C1 - HEADER SUBMITTED PHOTO

Students with 100 percent attendance in Mrs. Lee’s class at Eagle View Elementary are: Bottom left to right: Spencer Chapoose, Darden Chercora, Caden Davis, Marcino Shavano, Jonathon Soto-Valdez. Middle left to right: Adrian Santana, Sidney Ann Poowegup, Engel Miller, Kassidy Clark, Angelena Reed. Back left to right: Ebony Chapoose, Eshelle Crooke, Kalvin Stephenson, Elaina Shumaker, Gerri Danford, Hailey Tom.

Eagle View Elementary School is off and running in the new school year. The school held a Back to School Night Aug. 30. Several new teachers have joined Eagle View’s staff. Two of those teachers are Mrs. Lee

and Mrs. Loyborg. Lee is new to the Basin, moving here this past summer. She has two daughters and a husband. Loyborg was born in New York and received her B.A. from Westminster College

in Salt Lake City. She has taught in California, North Carolina, Germany, Japan and Missouri. The two teachers spotlighted their students with 100 percent attendance for August.

Check out our subscription discount as offered on page B8 in this week’s Standard! Wednesday, March 7, 2012 - Vernal Express

SUNDAY EVENING

SEPTEMBER 16, 2012

6 PM 6:30 7 PM 7:30 8 PM 8:30 9 PM 9:30 10 PM 10:30 11 PM 11:30 KUTV (2) KTVX (4) KSL (5) KUED (7) KBYU (11) KSTU (13) KJZZ (14) AMC DISC DISN ESPN FAM HBO LIFE MAX NICK ROOT SHOW TNT USA WGN TBS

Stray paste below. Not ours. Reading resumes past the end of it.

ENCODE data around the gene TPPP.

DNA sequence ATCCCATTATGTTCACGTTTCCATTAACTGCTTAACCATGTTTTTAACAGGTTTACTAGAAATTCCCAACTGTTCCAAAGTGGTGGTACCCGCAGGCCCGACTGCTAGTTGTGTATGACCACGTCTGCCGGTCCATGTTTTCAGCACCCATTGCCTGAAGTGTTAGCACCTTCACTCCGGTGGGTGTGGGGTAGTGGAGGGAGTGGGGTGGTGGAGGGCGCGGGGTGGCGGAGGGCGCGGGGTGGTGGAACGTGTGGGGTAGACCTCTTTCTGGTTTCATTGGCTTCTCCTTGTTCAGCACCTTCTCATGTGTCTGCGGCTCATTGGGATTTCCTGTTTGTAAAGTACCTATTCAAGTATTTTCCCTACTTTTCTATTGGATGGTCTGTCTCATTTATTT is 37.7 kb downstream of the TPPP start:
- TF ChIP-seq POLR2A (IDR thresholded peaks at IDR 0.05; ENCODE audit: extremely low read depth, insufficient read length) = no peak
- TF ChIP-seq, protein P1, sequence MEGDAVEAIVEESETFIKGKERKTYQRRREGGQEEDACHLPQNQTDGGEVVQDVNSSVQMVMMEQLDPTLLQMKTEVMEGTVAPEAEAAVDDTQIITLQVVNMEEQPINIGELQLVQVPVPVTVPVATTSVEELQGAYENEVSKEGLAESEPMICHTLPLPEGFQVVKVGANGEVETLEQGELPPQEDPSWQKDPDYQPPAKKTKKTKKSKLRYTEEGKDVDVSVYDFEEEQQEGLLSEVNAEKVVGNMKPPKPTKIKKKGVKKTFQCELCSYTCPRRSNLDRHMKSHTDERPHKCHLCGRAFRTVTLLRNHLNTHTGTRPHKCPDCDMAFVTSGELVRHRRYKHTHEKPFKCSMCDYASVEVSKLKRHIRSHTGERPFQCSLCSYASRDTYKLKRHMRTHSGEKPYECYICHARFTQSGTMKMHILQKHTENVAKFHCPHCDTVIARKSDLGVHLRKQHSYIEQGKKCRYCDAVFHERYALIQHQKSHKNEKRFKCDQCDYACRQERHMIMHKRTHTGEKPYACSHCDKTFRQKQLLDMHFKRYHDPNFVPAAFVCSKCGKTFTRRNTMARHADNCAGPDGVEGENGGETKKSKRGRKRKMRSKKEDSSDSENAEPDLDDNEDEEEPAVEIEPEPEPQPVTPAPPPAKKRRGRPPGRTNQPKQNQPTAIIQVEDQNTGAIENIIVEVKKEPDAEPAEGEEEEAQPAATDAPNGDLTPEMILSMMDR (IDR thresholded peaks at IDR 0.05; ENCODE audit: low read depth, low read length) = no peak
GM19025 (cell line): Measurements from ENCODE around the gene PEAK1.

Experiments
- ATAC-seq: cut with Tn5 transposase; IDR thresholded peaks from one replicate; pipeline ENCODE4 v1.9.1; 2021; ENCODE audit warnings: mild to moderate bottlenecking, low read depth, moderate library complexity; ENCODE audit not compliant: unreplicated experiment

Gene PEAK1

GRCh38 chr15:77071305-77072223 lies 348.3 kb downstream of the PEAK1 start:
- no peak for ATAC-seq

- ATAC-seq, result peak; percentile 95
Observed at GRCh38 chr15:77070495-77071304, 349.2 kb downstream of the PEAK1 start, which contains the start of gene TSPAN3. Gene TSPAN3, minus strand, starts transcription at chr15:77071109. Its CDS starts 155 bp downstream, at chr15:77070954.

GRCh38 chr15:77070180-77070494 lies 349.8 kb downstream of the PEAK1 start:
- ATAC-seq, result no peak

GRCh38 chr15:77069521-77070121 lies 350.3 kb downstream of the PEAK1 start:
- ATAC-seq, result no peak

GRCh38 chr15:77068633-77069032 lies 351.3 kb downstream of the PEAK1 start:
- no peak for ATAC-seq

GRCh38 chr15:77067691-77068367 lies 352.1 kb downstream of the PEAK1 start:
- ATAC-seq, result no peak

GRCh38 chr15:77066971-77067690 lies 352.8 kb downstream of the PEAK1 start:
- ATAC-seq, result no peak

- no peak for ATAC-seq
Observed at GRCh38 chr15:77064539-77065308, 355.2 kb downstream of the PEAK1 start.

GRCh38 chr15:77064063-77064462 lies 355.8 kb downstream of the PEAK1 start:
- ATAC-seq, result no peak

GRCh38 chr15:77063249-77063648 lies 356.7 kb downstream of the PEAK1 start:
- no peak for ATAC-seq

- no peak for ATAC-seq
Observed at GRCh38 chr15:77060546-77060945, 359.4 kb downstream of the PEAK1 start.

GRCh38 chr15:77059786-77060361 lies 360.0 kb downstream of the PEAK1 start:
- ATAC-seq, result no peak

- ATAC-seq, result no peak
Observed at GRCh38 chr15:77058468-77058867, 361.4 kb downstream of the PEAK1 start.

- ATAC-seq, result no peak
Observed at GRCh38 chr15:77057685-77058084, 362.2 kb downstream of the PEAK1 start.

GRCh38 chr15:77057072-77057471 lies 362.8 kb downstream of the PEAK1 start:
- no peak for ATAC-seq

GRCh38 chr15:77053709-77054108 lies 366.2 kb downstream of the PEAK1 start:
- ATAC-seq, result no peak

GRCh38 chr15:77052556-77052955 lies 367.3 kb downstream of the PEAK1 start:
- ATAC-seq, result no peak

Big Brother The Good Wife The Mentalist 2News (:35) TalkSpor (L) C.Mind 60 Minutes Home Videos Revenge "Pilot" Revenge Revenge 4 News Queens Access H. (:15) NFL Football Detroit Lions vs. San Francisco 49ers (L) NewsSpec News Sports Football Outdoors Globe Trekker Broadway or (N) Masterpiece Mystery! (N) Steves' Ballykissangel MI-5 Rosemary & Thyme Market Warriors Antiques Rd. Antiques Rd. Barnes Coll. Savoy AmerD Clevela. Simps. Simps. FamilyG FamilyG Fox 13 News Sp'rtPage Sein. Sein. 30 Rock 5:  Star Wars: Episode III: Revenge... Paid Program Law & Order Law & Order McCarver Movie (5:00) Into the West Hell on Wh (N) Hell on Wheels Breaking Bad (:05) Hell on Wheels  Geronimo: An... (11:00) To Be Announced One Car Too Far "Under the Hood" GoodLk GoodLk Austin Shake U Austin Austin GoodL Babysit. A.N.T. Jessie Code 9 Babysit. MLB Baseball (L) SportsCenter SportsCenter Movie   Remember the Titans   The Blind Side ('09, Spt) Sandra Bullock. Movie Boardwa. /(:45)   Devil (:10)  Rise of the Planet of the Apes Boardwa. (N) Boardwalk Empire  Virtual Lies Christina Cox.  Taken Back Amanda Tapping.   The Elizabeth Smart Story 5:30  American... (:15)   Your Highness   Crazy, Stupid, Love.  The Bone Col... WifeKid WifeKid G. Lopez G. Lopez Yes Dear Yes Dear Friends Friends Friends Friends WifeKid WifeKid Rodeo Street. Ball Up Rockies Double Rockies UFC WPT Poker (5:30)  The Back-Up Plan Kevin Nealon Weeds Dexter Homeland Weeds (N) 4:30  U.S. Mars...   Transformers ('07, Act) Megan Fox, Shia LeBoeuf. Leverage (N) Leverage (N) SVU "Manhunt" Law & Order: SVU SVU "Goliath" SVU "Blinded" SVU "Retro" SVU "Pursuit" Mother Mother Mother Mother News :40 Replay 30 Rock 30 Rock Rules Rules Scrubs Scrubs   Pirates of the Caribbean: Dead Man's Chest Sullivan  Pirates of the Caribbean: Dead Man's Chest